Not only that, but Panda Crate also comes with Activity Cards that show you how to use the toys to promote healthy development, along with other activities you can do with your baby at this age, and Wonder Magazine, which offers expert advice to many common parenting questions related to that particular developmental stage. It’s like having personalized, expert advice without actually having to talk to anyone—a total win.
Use code EVERYMOM at checkout for 30% off your first month’s subscription with KiwiCo!
2. Read Often—And a Variety
A big question amongst my mom friends with newborns is always, “So, when am I supposed to start reading to the baby?” And the answer is, it’s never too early.
What most people won’t tell you, though, is you don’t need a ton of new and expensive baby books to create incredibly rich literacy experiences for your infant. A few of your favorite children’s books will do just fine, as long as you combine them with plenty of other literacy experiences. Functional literacy, which is literacy related to real-life experiences, is just as important as the creative, fictional worlds we love diving into when reading books.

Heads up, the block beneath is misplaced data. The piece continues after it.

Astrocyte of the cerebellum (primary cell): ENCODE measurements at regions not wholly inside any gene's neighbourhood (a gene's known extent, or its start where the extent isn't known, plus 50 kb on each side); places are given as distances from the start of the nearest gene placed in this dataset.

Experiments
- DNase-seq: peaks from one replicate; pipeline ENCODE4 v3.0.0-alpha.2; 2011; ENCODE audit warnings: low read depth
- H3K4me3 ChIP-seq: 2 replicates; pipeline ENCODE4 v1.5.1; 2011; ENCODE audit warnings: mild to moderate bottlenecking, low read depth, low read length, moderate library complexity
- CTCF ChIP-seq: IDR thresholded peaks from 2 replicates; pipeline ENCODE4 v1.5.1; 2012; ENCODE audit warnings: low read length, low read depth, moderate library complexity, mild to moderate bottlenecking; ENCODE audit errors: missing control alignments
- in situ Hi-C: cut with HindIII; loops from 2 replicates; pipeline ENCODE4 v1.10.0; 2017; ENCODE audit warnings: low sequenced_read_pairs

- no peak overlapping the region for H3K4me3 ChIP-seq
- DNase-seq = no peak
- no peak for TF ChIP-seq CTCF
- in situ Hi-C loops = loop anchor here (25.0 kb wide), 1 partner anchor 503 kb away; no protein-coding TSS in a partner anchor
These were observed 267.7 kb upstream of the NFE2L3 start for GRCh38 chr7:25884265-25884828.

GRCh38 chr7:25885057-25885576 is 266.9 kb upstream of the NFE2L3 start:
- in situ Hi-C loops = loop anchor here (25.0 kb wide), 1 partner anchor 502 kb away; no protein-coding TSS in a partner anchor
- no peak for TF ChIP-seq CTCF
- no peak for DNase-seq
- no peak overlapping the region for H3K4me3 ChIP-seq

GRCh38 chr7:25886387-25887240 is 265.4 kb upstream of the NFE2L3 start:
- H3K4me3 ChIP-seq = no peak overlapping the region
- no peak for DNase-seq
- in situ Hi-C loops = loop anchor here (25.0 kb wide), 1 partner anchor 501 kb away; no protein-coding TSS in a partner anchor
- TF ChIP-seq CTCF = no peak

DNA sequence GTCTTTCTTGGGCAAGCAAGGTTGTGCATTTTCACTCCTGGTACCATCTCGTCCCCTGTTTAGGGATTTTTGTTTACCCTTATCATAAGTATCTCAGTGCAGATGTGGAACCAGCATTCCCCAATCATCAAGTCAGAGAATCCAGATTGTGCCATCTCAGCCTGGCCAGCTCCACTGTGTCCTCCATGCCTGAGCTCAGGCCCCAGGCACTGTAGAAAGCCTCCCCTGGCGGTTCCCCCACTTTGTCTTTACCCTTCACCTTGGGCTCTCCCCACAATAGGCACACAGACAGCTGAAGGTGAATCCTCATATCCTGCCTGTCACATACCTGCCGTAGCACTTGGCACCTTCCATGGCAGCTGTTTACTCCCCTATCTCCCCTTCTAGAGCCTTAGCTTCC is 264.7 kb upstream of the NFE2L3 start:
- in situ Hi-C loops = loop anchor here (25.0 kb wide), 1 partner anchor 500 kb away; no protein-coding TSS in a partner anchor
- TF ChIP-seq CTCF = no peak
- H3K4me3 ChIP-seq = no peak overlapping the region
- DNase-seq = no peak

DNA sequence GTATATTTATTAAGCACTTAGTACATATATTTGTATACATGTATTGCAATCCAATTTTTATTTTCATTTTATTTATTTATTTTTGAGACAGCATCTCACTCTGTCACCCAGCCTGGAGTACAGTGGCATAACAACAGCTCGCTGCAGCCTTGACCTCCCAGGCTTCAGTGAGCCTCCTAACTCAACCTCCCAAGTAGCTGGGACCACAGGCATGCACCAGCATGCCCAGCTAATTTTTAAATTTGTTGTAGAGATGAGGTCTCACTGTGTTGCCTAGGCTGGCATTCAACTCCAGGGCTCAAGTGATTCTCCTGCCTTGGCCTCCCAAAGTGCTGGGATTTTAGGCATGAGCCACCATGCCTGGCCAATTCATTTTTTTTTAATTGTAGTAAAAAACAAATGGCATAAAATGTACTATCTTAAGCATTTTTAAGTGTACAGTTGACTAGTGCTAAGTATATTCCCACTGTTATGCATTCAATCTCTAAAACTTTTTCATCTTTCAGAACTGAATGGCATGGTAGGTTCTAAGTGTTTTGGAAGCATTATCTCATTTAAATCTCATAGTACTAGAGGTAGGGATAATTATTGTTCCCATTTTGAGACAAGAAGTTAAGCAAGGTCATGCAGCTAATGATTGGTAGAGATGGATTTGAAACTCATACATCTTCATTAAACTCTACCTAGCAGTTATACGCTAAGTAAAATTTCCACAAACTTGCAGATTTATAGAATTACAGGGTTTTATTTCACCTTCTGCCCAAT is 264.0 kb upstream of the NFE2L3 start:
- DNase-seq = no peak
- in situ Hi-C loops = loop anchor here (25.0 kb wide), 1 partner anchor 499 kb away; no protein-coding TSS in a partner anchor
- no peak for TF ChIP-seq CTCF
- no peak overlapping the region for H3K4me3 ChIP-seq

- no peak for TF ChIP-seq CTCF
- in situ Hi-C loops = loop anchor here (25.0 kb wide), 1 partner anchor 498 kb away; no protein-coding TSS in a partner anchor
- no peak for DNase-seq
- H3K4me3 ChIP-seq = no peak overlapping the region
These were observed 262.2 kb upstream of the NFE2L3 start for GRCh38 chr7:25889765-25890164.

So if you feel like diving into a celeb magazine for a little break while your baby chills out next to you, go for it—just read it out loud. Your baby will respond and learn from the tone in your voice, as well as your emotion and reactions. When strolling down the street, point out the signs outside of the shops, the street signs, and billboards you might pass. At a restaurant, take out a menu and read the different choices to them. As your child grows, they’ll begin to understand that words and language are a part of our whole world and that reading and understanding words takes many forms.
3. Don’t Forget Tummy Time
Tummy time is one of those things that your baby probably will not like at first, but the benefits cannot be denied. Tummy time is the core foundation behind much of your baby’s physical strength, growth, and development—like the postural strength needed to sit, crawl, and walk; muscular strength in their necks and upper chest; and depth perception.